My main idea here is that if we have an item in the schema called
"Default" then we could write a key "/apps/g-t/profiles/.anti-Default".
This would have the effect that listing of the "Default" item based
solely on its existence in the schema would be suppressed.  If the
"Default/" item appeared explicitly in the database then I imagine it
would still appear in the list (ie: in the case that we have "Default/"
and ".anti-Default" both explicitly in the database, then we ignore the
".anti-Default" item).  This furthers the "no garbage" ideal.

This setup of having ".anti-Default" in the profile directory itself
means that we can do a single list operation against the backend to get
all the information that we need in order to tell the user about what's
there.  I dislike the idea of setting ".exists" to false for this reason
but also for the reason that it allows for lingering garbage.


The last issue is related to lockdown.  What sorts of lockdown do we
wish to support?

        (aside) A quick summary of how lockdown works in dconf: first,
        dconf keys are always given with no '/' at the end, and dconf
        directories are always given with a trailing '/'.
        You specify zero or more strings that start with '/' and do not
        contain '//' (ie: you give keys and directories).
        For each key specified, you may not write to that key.
        For each path specified, you may not write to any key under that
        path (recursively).
        I'm not particularly interested in changing this part.

It is clear that we can prevent all changes to the list, its contents
and the contents of the items by locking down /apps/g-t/profiles/.  Can
we do finer-grained locks?

  - prevent removing some of the existing profiles
  - prevent adding some new profiles
  - prevent modification to a specific existing profile

and do some of these things imply others?  For example, preventing
modification to a given profile probably always implies that it can't be
removed either (otherwise you could remove it, replace it, make
modifications to the replacement).

In the case where we want to lock the user into the schema defaults for
one item but allow them to add others, we have two main possibilities
(sysadmins could pick which they prefer):

  1) Create /apps/g-t/profiles/Defaults/.exists and lock all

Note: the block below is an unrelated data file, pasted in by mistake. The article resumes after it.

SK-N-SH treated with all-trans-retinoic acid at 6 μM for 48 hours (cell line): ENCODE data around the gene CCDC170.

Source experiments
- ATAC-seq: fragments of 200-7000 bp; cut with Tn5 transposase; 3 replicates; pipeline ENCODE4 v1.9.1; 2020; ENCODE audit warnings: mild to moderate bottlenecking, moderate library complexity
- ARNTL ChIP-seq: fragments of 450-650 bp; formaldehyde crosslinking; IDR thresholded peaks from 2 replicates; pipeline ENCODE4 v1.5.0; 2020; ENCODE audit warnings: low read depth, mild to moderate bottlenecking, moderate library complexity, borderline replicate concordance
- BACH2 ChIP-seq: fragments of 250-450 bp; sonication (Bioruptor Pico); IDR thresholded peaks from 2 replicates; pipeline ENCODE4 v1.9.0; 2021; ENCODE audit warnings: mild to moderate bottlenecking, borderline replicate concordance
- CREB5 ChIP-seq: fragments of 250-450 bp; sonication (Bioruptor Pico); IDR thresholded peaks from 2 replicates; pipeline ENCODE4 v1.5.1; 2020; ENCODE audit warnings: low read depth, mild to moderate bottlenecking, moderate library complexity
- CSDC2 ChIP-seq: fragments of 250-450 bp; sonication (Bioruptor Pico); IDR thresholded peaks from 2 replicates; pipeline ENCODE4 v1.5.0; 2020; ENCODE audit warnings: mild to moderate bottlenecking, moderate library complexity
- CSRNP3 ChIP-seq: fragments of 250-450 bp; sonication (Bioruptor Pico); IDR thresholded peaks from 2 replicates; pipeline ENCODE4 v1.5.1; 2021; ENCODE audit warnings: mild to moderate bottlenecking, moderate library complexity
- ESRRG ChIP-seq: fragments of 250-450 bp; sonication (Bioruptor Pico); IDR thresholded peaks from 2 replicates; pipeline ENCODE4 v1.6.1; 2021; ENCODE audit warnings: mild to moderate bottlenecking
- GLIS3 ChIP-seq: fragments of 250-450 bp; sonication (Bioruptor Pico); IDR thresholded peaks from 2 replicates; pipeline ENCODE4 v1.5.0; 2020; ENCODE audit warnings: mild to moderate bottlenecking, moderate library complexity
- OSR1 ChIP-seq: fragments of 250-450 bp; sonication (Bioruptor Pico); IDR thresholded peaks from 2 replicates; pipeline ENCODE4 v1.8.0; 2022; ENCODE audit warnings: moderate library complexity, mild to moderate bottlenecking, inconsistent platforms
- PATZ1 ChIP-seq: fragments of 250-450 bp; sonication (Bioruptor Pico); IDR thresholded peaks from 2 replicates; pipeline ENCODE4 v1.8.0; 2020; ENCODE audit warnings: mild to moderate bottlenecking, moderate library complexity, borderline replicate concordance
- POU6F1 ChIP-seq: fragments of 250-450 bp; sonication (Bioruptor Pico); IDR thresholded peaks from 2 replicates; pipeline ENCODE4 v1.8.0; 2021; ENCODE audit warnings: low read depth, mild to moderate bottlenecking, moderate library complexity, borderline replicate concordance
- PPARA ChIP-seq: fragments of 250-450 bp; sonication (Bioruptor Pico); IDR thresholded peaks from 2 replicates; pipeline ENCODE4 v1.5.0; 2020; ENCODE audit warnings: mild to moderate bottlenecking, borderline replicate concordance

of /apps/g-t/profiles/Defaults/ (ie: any user attempt to create an
     anti-Default results in that being ignored by virtue of "Defaults/"
     explicitly existing)

  2) Lock /apps/g-t/profiles/.anti-Default itself in addition to locking
     /apps/g-t/profiles/Default/.  ie: the first one to prevent removes
     and the second to prevent changes.

I like #2 since it allows the UI to mark the "Remove" button insensitive
based on a "is writable?" query against ".anti-Default".

But how do we prevent adding new items without locking everything down
entirely?  Maybe some ".no-new-items" key in "/apps/g-t/profiles/" that
instructs GSettings to ignore any new keys that were added?  The
sysadmin could create and lock this.  Seems like a bit of a hack?

What if the sysadmin wants to add some new default items that are not in
the schema and lock those into existence and prevent the addition of any
others but still allow removals or modifications?
".only-these-new-items" with a list of strings?  Does anybody actually
care about this?

I'm OK with ignoring the lockdown issues in the first-pass at a new
implementation as long as I can feel reasonably confident that I'm not
designing myself into a corner.


Ok.  I lied.  4 items.

During the GSettings hackfest, the schema format underwent some
substantial simplification.  It used to support subclassed schemas
(subclasses could override default values of the parent class).  This
functionality was removed, but will probably need to be brought back to
support the case of multiple initial list items with different default
values (ie: one subclass per initial item).  I very much wonder how that
will work...

So that's it.  Those are the big GSettingsList issues.